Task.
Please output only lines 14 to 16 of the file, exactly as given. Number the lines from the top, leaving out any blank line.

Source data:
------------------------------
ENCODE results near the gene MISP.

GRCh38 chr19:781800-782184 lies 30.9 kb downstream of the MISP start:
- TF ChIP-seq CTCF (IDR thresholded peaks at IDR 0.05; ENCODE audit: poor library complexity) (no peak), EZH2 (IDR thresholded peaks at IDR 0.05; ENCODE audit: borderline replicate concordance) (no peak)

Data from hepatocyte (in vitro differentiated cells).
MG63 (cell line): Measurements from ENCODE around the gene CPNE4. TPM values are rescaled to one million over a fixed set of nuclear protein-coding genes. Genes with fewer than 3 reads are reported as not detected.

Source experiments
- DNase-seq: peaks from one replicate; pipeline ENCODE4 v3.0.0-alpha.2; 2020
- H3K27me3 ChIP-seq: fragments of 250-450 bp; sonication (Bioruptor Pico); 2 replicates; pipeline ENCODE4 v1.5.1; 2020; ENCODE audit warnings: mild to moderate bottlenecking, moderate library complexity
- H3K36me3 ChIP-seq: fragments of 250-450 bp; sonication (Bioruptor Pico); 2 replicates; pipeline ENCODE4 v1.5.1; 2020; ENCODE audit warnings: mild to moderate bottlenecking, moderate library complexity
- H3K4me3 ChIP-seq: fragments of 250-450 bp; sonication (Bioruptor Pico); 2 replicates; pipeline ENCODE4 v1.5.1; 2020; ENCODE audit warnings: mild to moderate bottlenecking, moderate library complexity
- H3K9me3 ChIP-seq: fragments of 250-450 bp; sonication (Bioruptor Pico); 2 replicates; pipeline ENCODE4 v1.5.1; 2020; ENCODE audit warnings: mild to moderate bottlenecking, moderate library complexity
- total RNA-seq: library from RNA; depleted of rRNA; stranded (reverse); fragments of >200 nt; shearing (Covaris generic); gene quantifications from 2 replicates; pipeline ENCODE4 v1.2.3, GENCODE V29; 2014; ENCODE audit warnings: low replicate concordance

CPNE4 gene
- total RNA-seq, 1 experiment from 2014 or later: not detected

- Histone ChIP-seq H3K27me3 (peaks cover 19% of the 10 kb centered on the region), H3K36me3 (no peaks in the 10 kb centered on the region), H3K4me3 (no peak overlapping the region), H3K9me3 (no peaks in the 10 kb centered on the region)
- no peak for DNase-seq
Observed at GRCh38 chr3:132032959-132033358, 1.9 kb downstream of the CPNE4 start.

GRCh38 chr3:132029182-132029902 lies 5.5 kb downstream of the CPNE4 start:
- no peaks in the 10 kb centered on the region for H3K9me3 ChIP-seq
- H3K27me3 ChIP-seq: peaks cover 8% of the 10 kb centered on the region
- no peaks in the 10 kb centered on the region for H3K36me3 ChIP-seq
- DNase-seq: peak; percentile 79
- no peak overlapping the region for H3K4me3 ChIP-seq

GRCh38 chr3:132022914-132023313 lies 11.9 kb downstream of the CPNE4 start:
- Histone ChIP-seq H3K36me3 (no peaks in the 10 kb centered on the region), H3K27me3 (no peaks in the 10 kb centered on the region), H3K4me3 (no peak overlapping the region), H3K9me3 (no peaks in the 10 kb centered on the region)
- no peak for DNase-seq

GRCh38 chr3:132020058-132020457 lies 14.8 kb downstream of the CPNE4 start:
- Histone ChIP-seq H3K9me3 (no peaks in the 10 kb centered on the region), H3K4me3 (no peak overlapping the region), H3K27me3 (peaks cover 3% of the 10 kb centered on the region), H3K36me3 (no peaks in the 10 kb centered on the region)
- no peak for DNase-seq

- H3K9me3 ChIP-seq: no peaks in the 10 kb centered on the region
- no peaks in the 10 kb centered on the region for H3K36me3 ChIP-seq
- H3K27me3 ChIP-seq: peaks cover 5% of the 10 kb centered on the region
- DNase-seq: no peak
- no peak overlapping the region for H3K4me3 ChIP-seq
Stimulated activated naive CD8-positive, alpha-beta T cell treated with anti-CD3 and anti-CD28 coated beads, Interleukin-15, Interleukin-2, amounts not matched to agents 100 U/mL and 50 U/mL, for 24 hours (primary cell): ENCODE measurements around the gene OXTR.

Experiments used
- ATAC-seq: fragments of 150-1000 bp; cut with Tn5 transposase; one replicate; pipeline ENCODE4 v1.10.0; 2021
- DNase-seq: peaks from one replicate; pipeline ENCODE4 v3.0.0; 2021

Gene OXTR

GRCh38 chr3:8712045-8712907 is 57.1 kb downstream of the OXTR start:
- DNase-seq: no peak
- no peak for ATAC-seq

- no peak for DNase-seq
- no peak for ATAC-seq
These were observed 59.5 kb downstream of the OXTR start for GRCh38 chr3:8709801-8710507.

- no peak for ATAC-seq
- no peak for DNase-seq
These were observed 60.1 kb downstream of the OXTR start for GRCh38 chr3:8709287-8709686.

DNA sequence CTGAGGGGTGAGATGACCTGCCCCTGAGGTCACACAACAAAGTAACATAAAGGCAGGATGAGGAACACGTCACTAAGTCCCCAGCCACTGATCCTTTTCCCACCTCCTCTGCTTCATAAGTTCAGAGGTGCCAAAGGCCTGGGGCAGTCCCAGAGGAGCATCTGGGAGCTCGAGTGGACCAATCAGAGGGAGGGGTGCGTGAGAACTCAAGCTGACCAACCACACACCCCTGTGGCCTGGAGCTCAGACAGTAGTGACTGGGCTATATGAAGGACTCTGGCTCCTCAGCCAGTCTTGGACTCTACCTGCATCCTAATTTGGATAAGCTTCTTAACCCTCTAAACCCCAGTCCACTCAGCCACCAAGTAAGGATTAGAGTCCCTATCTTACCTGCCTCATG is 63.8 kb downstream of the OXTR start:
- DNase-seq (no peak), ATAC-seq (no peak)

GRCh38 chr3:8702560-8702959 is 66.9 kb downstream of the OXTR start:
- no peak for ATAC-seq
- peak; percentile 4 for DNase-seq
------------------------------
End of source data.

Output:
- total RNA-seq, 1 experiment from 2014 or later: not detected

- Histone ChIP-seq H3K27me3 (peaks cover 19% of the 10 kb centered on the region), H3K36me3 (no peaks in the 10 kb centered on the region), H3K4me3 (no peak overlapping the region), H3K9me3 (no peaks in the 10 kb centered on the region)
- no peak for DNase-seq